African and African diaspora art historian Chika Okeke-Agulu has publicly asked for the planned Paris auction of two sacred Igbo artworks to be cancelled. The sculptures, which were among the many stolen from shattered Igbo towns during the Biafran war of 1967-70, are set to be sold by the British auction house Christie’s. Worth between €250,000 and €350,0000 (£227,000-£317,000), the sculptures were acquired from Nigeria by the French art collector Jacques Kerchache. According to The Guardian, Okeke-Agulu, who is a professor at Princeton, explained in an interview that the auction would “perpetuate the violence” of the war.
“The original acquisition was rooted in violence,” he said. “These objects are from my hometown, removed from places around eastern Nigeria during that war. What we’re seeing now is the continuing benefit from that original act of violence, which is an extension of that violence.”
Many stolen but yet unseen artifacts include alusi sculptures taken from Mbari communal shrines. They were seized through conspiracies between local conspirators and foreign collectors, and looted through the Cameroon border.
The looting was the subject of a 2017 New York Times op-ed by Okeke-Agulu. Earlier this month, he raised the issue on Instagram.
“I remember there was deep pain at what the war cost us when it was over,” Oke-Agulu said. “I still remember my mother looking through catalogues in the 70s of alusis and important cultural artefacts, most of which were outside of Nigeria. As an art historian it is a continuing agony that I teach African art. I studied African art at the University of Nigeria in Nsukka and we did not have access to the key artistic monuments of Igbo or Yoruba art.”
In 1953, Nigeria’s colonial government created the Antiquities Ordinance Law, which illegalized the sale of stolen cultural artefacts illegal. In 1970, Nigeria signed a UNESCO agreement banning international trade in stolen artifacts.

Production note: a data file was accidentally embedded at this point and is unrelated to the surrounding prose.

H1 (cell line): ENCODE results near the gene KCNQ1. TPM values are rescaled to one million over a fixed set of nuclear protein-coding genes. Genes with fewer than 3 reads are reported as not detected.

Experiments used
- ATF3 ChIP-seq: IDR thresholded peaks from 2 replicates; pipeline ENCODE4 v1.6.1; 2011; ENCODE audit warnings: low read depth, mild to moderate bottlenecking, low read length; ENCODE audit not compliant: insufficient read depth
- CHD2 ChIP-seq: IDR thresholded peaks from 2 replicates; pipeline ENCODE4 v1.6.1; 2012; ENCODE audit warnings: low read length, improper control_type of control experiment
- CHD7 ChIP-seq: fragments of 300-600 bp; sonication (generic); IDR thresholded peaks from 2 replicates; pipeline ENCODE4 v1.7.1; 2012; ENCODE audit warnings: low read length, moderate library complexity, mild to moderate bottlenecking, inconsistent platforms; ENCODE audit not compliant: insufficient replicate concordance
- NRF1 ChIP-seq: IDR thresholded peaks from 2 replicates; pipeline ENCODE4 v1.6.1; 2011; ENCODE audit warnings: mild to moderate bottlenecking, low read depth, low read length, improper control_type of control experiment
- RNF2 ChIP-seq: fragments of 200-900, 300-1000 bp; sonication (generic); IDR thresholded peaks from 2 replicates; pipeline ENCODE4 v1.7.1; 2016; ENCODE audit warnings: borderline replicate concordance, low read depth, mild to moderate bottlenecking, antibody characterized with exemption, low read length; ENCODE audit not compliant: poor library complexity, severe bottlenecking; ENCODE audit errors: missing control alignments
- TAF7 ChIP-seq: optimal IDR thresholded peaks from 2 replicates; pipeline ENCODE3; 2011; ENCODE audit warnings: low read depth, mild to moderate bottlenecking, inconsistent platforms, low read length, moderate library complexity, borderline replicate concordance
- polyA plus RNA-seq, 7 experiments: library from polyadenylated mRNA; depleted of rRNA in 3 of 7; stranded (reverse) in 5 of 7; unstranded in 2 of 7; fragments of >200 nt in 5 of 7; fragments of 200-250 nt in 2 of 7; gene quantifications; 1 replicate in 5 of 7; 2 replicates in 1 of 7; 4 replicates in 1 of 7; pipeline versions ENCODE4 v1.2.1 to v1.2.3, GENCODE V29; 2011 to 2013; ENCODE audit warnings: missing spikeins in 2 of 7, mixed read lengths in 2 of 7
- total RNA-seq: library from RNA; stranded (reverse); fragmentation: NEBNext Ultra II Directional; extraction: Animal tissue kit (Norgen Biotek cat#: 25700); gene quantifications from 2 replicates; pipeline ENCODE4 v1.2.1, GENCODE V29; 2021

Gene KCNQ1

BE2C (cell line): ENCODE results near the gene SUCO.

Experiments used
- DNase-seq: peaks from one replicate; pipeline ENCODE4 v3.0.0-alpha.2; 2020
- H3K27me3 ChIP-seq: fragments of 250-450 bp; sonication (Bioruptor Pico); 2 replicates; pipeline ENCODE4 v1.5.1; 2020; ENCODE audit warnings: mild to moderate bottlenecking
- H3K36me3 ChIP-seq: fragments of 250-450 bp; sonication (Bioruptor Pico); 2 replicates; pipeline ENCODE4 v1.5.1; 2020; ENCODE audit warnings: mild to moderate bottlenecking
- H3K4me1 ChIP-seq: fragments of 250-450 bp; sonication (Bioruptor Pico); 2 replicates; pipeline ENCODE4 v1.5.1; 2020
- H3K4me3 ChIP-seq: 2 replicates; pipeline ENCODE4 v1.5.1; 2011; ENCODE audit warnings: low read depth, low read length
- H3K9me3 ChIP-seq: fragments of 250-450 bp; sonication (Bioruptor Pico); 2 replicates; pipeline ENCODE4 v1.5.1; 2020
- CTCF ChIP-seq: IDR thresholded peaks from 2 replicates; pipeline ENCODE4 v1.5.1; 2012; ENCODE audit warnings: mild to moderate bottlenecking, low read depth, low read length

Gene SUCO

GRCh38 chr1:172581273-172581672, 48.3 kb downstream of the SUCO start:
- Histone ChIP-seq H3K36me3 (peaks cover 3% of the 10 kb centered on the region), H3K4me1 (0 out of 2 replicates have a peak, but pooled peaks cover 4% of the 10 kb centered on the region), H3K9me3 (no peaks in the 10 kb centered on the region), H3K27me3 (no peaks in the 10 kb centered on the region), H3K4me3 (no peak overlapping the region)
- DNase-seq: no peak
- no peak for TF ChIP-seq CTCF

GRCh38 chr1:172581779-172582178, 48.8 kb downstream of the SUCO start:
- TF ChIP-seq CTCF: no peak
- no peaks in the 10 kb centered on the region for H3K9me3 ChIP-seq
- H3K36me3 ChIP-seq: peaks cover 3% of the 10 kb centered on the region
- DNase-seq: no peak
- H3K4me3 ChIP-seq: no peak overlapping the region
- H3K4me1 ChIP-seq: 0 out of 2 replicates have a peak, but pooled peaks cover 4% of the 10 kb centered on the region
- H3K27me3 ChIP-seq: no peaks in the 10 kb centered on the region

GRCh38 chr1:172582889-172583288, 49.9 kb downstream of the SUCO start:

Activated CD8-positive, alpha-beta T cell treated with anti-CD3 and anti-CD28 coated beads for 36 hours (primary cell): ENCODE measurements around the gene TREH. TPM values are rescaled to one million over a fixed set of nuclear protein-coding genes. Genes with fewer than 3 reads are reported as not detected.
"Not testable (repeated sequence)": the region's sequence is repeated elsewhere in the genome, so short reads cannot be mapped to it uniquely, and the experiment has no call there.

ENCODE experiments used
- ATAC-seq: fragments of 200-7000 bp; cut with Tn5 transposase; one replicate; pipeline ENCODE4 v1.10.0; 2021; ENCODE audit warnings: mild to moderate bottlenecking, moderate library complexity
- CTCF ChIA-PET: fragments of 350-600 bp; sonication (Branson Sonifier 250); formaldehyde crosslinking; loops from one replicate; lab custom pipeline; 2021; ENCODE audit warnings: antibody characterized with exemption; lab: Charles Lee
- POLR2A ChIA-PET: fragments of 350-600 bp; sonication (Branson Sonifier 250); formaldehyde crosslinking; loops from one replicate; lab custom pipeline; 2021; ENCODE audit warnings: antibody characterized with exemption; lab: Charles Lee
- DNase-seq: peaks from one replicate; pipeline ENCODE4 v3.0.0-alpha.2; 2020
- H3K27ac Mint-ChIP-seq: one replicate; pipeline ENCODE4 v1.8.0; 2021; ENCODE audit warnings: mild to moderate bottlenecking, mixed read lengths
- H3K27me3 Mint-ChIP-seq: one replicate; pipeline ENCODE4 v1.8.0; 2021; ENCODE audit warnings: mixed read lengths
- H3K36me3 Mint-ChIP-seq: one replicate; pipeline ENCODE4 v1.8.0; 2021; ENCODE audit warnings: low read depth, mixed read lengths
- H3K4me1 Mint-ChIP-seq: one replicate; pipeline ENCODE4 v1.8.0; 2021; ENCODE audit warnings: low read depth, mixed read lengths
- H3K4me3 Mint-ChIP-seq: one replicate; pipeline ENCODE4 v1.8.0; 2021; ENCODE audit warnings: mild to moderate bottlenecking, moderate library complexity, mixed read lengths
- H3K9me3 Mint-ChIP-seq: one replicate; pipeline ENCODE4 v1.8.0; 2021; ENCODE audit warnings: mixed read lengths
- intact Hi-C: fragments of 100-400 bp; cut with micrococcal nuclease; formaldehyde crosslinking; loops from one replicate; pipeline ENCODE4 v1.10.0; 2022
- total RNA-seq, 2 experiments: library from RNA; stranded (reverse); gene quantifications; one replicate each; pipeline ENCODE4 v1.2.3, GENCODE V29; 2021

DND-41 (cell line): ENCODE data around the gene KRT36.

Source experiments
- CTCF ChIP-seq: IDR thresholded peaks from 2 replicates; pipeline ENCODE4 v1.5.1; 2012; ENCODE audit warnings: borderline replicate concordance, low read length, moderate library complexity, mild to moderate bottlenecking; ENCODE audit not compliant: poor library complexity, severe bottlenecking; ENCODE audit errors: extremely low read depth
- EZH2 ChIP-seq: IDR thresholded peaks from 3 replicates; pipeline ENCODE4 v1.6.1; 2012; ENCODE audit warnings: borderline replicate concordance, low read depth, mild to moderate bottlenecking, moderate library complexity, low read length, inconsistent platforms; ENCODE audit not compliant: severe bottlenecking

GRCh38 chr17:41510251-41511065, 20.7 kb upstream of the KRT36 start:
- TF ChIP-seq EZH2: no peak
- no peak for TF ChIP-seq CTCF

For years, African historians, curators, and artists have called for the repatriation of African art stolen by the colonizing powers, particularly Britain. The Black Lives Matter protests have brought the concerns to the centre of conversations.
Otosirieze Obi-Young is a Nigerian writer, editor, journalist, and curator. As Editor of Folio Nigeria, he profiles innovators and facilitators in culture: business, art, photography, music, activism, health, food. He has extensive experience working in the African literary scene. He is currently the chair of judges for The Gerald Kraak Prize, Africa’s only award for social justice, sexuality, and gender, and he was a judge for The Morland Scholarship, Africa’s biggest grant. He was an editor at 14, Nigeria's first queer art collective, and Curator at The Art Naija Series, a sequence of e-anthologies exploring different aspects of Nigerianness. From late 2016 to early 2020, he led the transformation of the literary blog Brittle Paper to a standard platform, creating and administering The Brittle Paper Awards, the first by an African publication. His work in queer visibility advocacy has been profiled in Literary Hub. In 2019, he won the inaugural The Future Awards Africa Prize for Literature. In 2020, he was named among "The 100 Most Influential Young Nigerians" by Avance Media. He completed a collection of short stories in 2016 and his novel in 2020. He has an MA in African studies from the University of Nigeria, Nsukka. From 2017 to 2018, he taught English at Godfrey Okoye University, Enugu. Find him on otosirieze.com or on Twitter & Insta: @otosirieze.